What Would Sam Do?

3 06 2011

The bigger they are, the harder they fall.

In the long run, customers have seldom been kind to the giants they once helped build up. Just ask the folks at Sears and K-Mart (actually, they are now under one corporate umbrella). Whereas these two were once huge retail players, both are now struggling to stay on top of the retail cemetery soil. But dig a little below the surface, and you’ll find the bones of Montgomery Ward, Service Merchandise, W.T. Grant, Venture, Circuit City and many more who once thought themselves invincible.

That’s the problem with being a giant. There’s always a David lurking around the corner with a slingshot full of stones to hurl.

And not that I would ever predict the demise of Walmart, it is fair enough to say that even it, the world’s largest retailer, is not immune to competitive threats and the occasional faux pas. Like what it are experiencing today as it scurry to try to keep its customers. No doubt Sam Walton is wincing in his grave.

Yes, even Walmart, the company we all once thought could do no wrong, bungled terribly during the recent recession. Thinking that once-wealthy people were starting to shop there, they opted to get rid of a bunch of familiar products and brands. In the process, they alienated their core customers, which tend to be middle-class and lower. Walmart was drooling over the prospects of selling 52″ LCD TVs to upper-middle classers, but forgot that it was the big bulge in the US income distribution curve that constituted the bulk of their sales.

The result has been that many long-time WM customers have migrated to stores like Dollar General, which has seen its sales (and profits) soar the last few years. Dollar General is also now venturing out into the grocery business, with small food markets much like those of German grocer Aldi.

While Walmart is not quite to the point yet of shuttering stores, it has noticed a significant dip in earnings, and it is because they under-estimated (and let down) its customers. The People Of Walmart may make for humorous web surfing, but at the end of the day (as well as the fiscal year), they account for a whole lot of sales.

So what’s a retail giant to do? Well, start stocking a lot of those products again.

The lesson to be learned is that changes in the economy can have enormous implications for retailers, and to smugly start de-listing items one’s core constituents have come to rely on is just bad business. Walmart was no doubt giddy trying to appeal to cash-strapped folks a couple of notches up the income ladder, but in so doing, it lost sight of its mission. Remember, the cross hairs of the marketer’s scope intersect on the forehead of the target market. Upper-middle class people are not the target. As soon as the economy recovers, they will ditch Walmart as quickly as last week’s brown bananas. You know…the ones with those pesky little bugs swarming over them.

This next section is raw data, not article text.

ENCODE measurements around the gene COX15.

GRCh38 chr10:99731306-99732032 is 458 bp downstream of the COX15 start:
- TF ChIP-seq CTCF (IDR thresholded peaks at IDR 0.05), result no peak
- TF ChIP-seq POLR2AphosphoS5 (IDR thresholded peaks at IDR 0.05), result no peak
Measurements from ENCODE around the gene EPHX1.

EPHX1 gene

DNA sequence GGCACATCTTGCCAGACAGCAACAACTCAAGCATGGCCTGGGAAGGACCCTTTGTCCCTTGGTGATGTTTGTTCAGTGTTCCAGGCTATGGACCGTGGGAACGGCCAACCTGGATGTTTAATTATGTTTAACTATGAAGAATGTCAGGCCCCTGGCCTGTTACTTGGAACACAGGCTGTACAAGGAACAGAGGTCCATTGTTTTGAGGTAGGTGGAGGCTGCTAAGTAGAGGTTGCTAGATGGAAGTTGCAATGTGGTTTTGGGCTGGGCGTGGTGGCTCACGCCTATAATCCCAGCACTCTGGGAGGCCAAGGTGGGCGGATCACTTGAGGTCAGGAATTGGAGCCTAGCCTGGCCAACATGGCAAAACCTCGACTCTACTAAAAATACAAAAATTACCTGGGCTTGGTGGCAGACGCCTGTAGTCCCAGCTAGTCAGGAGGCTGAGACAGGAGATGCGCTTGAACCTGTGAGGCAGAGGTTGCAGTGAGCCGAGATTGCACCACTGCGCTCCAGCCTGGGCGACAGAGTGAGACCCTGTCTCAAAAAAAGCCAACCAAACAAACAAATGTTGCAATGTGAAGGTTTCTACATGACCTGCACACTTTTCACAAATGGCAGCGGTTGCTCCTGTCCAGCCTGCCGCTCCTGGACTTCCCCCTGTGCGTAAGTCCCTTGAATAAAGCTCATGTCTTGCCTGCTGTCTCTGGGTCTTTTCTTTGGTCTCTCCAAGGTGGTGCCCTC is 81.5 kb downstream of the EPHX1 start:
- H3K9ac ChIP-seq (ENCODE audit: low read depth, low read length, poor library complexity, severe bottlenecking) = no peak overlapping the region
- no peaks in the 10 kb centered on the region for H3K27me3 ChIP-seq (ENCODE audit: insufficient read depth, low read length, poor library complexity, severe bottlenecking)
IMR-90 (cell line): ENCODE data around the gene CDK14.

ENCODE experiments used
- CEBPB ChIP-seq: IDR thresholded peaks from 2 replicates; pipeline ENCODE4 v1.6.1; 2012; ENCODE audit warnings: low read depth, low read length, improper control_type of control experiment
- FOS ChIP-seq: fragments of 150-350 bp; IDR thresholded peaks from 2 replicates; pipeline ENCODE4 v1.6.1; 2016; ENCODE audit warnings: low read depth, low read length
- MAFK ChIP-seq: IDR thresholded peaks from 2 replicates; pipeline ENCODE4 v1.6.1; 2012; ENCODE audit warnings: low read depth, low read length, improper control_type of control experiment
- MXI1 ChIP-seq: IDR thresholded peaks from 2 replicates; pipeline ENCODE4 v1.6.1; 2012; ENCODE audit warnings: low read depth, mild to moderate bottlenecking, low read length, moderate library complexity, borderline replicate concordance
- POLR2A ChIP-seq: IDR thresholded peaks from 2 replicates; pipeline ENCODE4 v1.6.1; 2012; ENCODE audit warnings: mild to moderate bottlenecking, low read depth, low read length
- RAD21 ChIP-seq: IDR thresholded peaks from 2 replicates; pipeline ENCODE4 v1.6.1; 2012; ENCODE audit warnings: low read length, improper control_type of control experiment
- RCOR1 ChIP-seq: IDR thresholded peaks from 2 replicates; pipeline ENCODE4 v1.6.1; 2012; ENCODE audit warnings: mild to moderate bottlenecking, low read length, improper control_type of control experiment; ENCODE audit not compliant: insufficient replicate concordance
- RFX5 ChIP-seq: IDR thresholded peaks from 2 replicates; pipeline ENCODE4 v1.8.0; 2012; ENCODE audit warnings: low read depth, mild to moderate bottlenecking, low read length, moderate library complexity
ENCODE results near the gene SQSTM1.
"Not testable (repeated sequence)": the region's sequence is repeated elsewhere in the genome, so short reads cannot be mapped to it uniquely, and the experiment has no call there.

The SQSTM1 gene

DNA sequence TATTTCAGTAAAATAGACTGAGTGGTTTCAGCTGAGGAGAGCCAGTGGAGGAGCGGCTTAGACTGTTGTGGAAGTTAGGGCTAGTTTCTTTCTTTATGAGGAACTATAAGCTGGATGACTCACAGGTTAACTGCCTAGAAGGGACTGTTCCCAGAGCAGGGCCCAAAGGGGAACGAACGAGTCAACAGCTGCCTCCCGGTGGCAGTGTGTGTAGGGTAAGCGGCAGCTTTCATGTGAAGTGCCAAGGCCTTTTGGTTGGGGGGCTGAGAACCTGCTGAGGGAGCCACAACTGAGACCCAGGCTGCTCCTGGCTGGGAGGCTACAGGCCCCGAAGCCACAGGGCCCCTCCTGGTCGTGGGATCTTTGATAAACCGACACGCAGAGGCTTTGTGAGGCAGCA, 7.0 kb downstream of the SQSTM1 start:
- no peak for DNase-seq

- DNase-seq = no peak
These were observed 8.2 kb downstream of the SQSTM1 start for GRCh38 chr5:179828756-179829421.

It’s not too late for WM to right this ship, but there’s a dent in the hull. There’s also room in that graveyard for one more, though.

Dr “Paper Or Plastic” Gerlich

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One response

5 06 2011
Poyen Chi

This is an interesting perspective of the retailer giant, Walmart. Since I came to states as an international student, I thought people here mostly go to Walmart for their daily grocery. However, after I have stayed here longer, I start to hear different perspectives from native residents about Walmart. Now, Walmart has been regarded with the tag like low quality and not always lower price. The middle-class people are not so willing to shop in Walmart. As I travel around US from west coast to east coast, I notice that there are also some sights to indicate that Walmart has been losing their customers. For example, in the east coast, people prefer to go to Target more than Walmart for daily grocery. They care the quality of product and the shopping environment, so they regard Walmart is for the lower-class shoppers. In contrast, people in the west coast have more alternative substitutes to get the lower price with other local retailers. Local retailers might not have same economic scale as Walmart, but they can satisfy customers on certain grocery with lower price, like food or daily supplies. Last question, who will go to Walmart eventually? “the people of Walmart”? ( I do enjoy that website sometime.) Walmart still has its 1st place on retail business, but they need to seek other approaches to maintain their market. I had a marketing project of mobile application about Walmart for Information Technology Management course. Mobile devices might be the next dawn to tie their customers. (but obviously they are quitting the mobile service recently.)

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